Thumbsucker Part 2: The Reviews


My review of Thumbsucker was already running long, so I decided the break up the post. Part two will focus on the reviews of the film. If you haven’t seen Thumbsucker yet, I highly recommend you seek it out. The movie is well worth watching whether you suffer from thumb-sucking, social anxiety, or anything else. (Or if you just like good movies.)

If you haven’t seen the movie, you can Rent it Online or Buy the DVD.

Reviewing the Reviewers:

Chicago Sun-Times: Roger Ebert – 3/4 stars

“Sometimes parents act like parents, and sometimes they want to be your best friends. The ideal parents would be both, since either role in isolation can lead to unhappy teenagers. Since teenagers are by their nature unhappy anyway, perhaps this paragraph can end now.”

“He turns overnight into a confident, persuasive speaker.”

Roger Ebert, my favorite film critic (R.I.P.), gave Thumbsucker a positive review, although he did make an error in stating that Perry prescribed Justin the Ritalin. Ebert didn’t mention Justin’s shyness or social anxiety in his review, but simply labeled him an “unhappy teenager.” While not all teens are unhappy, I think a lot of teens (and people in general) feel like they are not normal. But since most everybody feels that way, feeling not normal is completely normal.

Reelviews: James Berardinelli – 3/4 stars

“A quirky character piece that could just as easily go by the title of Ritalin Nation, Thumbsucker boasts a strong character arc, some nice performances, and an understated message about the overprescribing of drugs to American youths.”

“Does Justin need the drug [Ritalin] to grow up, or does it become a crutch that delays him from finding his true self and propels him down a path that leads to unfulfilling experimentation? Mills poses the question but doesn’t answer it. He’s less interested in a debate on the morality of stimulants than he is in showing how Justin reacts to them.”

James Berardinelli focused on the prescription drug aspect of the film. I agree that the overprescribing of drugs to children is a problem in America today… Just as it was ten years ago in 2005 when the film was released… Just as it was in the 1980s when Walter Kirn’s novel was set.

New York Times: A.O. Scott

“The drug unleashes a maniacal eloquence, which turns Justin from a timid, nebbishy kid into a forensic powerhouse and also, as those around him come to discover, a bit of a monster.”

“The characters, none of them blessed with much self-awareness, take themselves very seriously, and the comedy of their self-delusion is left for the audience to discover.”

“It manages to show how calamitous and out of control (and also how thrilling) growing up odd and ordinary can be, without wallowing in its hero’s occasional self-pity or condescending to him.”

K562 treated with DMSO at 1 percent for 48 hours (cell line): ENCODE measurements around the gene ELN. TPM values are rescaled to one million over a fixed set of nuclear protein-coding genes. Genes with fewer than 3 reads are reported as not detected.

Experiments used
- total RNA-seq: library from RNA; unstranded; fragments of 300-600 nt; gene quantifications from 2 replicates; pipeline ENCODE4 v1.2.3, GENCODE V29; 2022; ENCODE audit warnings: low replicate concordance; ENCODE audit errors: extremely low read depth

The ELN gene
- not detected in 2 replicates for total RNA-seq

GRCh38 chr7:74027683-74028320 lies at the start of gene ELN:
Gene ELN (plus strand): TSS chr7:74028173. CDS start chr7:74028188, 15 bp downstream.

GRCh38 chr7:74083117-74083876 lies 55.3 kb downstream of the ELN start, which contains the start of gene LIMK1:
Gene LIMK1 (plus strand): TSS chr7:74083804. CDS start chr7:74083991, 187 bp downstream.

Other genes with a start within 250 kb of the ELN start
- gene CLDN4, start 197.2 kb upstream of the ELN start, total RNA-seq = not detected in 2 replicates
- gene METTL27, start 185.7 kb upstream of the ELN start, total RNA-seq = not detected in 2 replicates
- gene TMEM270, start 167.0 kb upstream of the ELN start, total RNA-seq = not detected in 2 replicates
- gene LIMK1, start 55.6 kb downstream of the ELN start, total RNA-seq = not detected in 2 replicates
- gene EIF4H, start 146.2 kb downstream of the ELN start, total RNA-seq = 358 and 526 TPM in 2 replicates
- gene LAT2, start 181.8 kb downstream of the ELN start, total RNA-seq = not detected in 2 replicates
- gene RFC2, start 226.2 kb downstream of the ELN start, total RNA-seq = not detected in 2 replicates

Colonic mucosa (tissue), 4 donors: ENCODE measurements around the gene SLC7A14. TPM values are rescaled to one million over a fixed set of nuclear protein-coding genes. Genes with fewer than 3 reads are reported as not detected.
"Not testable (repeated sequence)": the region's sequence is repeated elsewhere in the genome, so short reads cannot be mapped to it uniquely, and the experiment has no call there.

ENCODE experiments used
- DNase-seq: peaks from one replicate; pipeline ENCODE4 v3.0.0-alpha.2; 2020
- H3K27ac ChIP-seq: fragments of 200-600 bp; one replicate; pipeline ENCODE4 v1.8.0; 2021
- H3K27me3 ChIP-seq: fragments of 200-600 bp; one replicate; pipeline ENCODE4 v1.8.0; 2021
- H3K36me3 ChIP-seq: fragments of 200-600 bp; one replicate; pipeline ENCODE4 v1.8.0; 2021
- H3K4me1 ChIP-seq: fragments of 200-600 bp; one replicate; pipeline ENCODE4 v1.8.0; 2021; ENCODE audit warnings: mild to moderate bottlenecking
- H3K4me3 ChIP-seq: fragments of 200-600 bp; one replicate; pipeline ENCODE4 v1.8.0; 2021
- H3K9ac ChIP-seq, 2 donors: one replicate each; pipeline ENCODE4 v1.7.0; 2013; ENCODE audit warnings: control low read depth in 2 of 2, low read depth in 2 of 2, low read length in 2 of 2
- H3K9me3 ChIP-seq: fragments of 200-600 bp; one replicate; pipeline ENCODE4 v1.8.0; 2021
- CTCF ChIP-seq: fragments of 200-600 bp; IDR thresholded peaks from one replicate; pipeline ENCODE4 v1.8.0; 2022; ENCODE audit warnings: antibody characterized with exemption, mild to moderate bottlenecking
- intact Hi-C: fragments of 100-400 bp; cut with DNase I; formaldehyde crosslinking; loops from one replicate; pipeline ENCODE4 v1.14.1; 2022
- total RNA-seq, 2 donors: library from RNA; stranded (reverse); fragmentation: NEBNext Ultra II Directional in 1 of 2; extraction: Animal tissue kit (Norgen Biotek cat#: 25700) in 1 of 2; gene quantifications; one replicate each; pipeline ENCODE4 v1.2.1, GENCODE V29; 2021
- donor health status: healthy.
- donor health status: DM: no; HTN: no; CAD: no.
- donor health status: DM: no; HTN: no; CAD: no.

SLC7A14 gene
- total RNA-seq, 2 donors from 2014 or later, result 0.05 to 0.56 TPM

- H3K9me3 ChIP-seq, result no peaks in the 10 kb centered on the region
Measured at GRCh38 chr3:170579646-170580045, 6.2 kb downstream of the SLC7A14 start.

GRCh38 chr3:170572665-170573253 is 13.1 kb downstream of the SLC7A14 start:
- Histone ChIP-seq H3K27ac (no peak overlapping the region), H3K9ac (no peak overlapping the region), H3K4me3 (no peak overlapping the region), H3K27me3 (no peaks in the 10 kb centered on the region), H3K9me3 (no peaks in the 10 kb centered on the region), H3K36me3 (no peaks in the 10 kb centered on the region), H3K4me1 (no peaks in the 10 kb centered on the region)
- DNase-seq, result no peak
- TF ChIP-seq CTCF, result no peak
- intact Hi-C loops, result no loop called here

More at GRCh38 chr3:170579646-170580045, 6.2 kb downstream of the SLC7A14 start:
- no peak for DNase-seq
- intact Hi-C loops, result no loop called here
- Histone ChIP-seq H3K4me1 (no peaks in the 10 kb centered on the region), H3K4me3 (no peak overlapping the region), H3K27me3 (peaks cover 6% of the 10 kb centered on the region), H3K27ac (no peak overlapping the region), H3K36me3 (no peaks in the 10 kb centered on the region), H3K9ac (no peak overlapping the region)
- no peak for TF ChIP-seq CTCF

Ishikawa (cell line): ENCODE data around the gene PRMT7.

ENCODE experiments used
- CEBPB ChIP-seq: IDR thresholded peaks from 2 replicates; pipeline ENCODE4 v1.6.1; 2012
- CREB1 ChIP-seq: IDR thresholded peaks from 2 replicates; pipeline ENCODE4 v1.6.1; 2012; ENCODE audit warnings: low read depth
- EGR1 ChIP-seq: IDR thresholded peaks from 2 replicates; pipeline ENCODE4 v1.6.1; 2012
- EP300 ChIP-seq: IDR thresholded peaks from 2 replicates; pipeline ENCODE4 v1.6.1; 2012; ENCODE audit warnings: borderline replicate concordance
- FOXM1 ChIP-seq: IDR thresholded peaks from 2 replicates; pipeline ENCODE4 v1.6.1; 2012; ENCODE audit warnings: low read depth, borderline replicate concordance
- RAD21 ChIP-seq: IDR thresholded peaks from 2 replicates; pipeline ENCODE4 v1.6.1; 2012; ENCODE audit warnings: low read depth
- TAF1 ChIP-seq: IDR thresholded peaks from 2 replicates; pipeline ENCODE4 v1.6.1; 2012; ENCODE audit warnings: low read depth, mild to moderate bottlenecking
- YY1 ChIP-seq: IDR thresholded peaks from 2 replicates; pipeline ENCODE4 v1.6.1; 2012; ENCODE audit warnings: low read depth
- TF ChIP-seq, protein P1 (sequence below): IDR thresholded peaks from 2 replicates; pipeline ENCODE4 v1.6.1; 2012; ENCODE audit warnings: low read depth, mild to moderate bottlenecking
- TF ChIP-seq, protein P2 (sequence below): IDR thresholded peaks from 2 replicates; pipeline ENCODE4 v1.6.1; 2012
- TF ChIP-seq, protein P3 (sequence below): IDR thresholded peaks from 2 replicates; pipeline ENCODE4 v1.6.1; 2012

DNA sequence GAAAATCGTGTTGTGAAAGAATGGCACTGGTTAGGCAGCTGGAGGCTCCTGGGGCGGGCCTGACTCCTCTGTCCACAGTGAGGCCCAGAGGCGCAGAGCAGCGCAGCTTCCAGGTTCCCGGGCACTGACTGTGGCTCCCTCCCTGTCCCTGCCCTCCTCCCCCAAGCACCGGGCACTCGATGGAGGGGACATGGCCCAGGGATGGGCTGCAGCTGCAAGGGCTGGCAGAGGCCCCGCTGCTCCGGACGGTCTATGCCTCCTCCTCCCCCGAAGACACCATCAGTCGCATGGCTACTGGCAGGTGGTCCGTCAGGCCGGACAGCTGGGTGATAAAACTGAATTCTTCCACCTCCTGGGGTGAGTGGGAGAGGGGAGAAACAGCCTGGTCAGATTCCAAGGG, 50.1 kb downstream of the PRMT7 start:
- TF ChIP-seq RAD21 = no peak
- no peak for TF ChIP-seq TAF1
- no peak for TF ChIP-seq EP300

A.O. Scott calls Justin “timid and nebbishy,” but also states that growing up odd is ordinary. The film did a good job of portraying Justin’s problems while still making him likable and relatable. Or maybe that’s just me, because I found Justin so much like myself.

A.V. Club: Keith Phipps

“Pucci’s quiet intensity would set a mood of its own. Born in a place where open communication has never been a high priority, his character spends the film learning to speak up, and Pucci plays him as someone slowly beginning to understand the world around him and to recognize the much larger world around that. It’s a familiar story, but Mills and Pucci treat it as if it were the first time anyone had thought to tell it. They end up capturing a bit of what it feels like to live it, too.”

Keith Phipps’s description of Lou Pucci’s portrayal of the character of Justin is right on. Pucci did a great job of showing what it feels like to suffer from shame and anxiety. And how frustrating the process of trying to overcome those feelings can be.

New York Magazine: Ken Tucker

“Justin… seems, at the start… a typical sullen suburban sap of a kid, of the sort we’ve come to dread from a thousand teen movies—the introvert who gets picked on or ignored, whose social skills are limited to bestowing sensitive gazes upon his scuffed shoes. But Justin quickly becomes both a more exaggerated introvert than we might have expected (which adds to the comedy) and a more understandable one (which adds to the pathos). Yes, he sucks his thumb as the most obvious sign of social dysfunction, but he has good reason to withdraw from the world.”

“Surrounded by adult wackos, he realizes his well-being rests solely with himself.”

“That’s what director Mills and author Kirn are getting at: There’s a thumbsucker born every minute, and Justin, a sweet, baffled kid, never seems to get the advice he needs at the moment it would do him the most good.”

I got upset when I read Tucker’s first sentence where he condescends shy introverts with poor social skills. But Tucker realized Justin’s character was deeper and more nuanced that the stereotype of that character portrayed in most teen movies. In the end, Tucker called Justin a “sweet” kid. I think shy introverted people with poor social skills can also be stereotyped in real life. Sometimes others fail to recognize the depth of a shy person’s thoughts and emotions.

3 thoughts on “Thumbsucker Part 2: The Reviews

  1. Pingback: Social Anxiety in Movies: Thumbsucker | Tim Barry Jr.

  2. Pingback: Thumbsucker Part 3: Behind the Scenes | Tim Barry Jr.

  3. Pingback: Social Anxiety in Movies | Tim Barry Jr.

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